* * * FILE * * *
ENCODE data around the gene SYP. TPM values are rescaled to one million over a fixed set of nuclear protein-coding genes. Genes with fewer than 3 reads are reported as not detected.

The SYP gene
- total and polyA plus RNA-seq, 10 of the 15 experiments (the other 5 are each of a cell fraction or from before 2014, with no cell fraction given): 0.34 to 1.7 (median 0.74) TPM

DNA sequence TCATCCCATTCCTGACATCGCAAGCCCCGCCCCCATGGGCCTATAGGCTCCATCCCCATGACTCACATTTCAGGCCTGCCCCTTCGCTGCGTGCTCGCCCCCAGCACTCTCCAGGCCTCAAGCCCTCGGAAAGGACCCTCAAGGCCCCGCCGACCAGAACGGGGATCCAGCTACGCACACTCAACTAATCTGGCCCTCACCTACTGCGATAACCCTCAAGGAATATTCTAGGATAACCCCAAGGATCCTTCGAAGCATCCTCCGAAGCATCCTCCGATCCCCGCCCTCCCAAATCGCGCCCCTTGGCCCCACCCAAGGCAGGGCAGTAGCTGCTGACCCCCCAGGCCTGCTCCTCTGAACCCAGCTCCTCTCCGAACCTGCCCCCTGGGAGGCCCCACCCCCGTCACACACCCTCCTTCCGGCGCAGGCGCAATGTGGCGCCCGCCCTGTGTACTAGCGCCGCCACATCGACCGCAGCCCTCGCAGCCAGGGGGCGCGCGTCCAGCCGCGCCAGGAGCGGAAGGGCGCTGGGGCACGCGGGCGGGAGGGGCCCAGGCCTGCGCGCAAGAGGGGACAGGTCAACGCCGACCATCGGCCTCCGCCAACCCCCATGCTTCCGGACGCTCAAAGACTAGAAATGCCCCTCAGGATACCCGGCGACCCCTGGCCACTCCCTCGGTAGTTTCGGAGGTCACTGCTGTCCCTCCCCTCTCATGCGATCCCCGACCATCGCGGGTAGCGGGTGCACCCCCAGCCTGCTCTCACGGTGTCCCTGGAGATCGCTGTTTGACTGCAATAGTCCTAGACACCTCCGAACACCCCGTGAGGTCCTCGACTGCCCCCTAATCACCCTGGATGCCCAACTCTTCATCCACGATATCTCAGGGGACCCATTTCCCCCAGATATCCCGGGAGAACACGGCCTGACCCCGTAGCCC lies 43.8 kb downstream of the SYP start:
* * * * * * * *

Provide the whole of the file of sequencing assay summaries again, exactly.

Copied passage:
ENCODE data around the gene SYP. TPM values are rescaled to one million over a fixed set of nuclear protein-coding genes. Genes with fewer than 3 reads are reported as not detected.

The SYP gene
- total and polyA plus RNA-seq, 10 of the 15 experiments (the other 5 are each of a cell fraction or from before 2014, with no cell fraction given): 0.34 to 1.7 (median 0.74) TPM

DNA sequence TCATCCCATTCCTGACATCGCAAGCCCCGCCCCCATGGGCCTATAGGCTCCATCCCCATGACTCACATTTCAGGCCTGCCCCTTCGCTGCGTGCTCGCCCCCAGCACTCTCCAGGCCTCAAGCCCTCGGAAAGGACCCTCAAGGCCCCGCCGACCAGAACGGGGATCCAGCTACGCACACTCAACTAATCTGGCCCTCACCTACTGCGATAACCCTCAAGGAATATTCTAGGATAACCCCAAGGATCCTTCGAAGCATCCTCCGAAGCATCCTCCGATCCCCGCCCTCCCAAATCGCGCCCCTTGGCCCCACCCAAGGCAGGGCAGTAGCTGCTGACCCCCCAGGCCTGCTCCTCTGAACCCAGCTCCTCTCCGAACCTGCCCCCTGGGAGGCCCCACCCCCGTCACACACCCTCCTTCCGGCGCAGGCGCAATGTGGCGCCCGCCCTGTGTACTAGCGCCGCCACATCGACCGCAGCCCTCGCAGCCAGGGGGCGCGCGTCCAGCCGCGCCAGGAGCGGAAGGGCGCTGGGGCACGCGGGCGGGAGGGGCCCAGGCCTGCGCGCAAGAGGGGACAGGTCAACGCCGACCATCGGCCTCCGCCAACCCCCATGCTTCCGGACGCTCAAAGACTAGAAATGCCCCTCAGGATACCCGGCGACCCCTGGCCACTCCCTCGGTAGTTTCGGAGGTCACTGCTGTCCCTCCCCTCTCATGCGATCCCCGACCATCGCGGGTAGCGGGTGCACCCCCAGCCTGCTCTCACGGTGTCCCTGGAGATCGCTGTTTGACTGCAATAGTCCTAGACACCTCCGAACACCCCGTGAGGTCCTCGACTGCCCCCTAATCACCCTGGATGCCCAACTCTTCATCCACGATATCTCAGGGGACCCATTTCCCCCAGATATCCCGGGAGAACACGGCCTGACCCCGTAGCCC lies 43.8 kb downstream of the SYP start: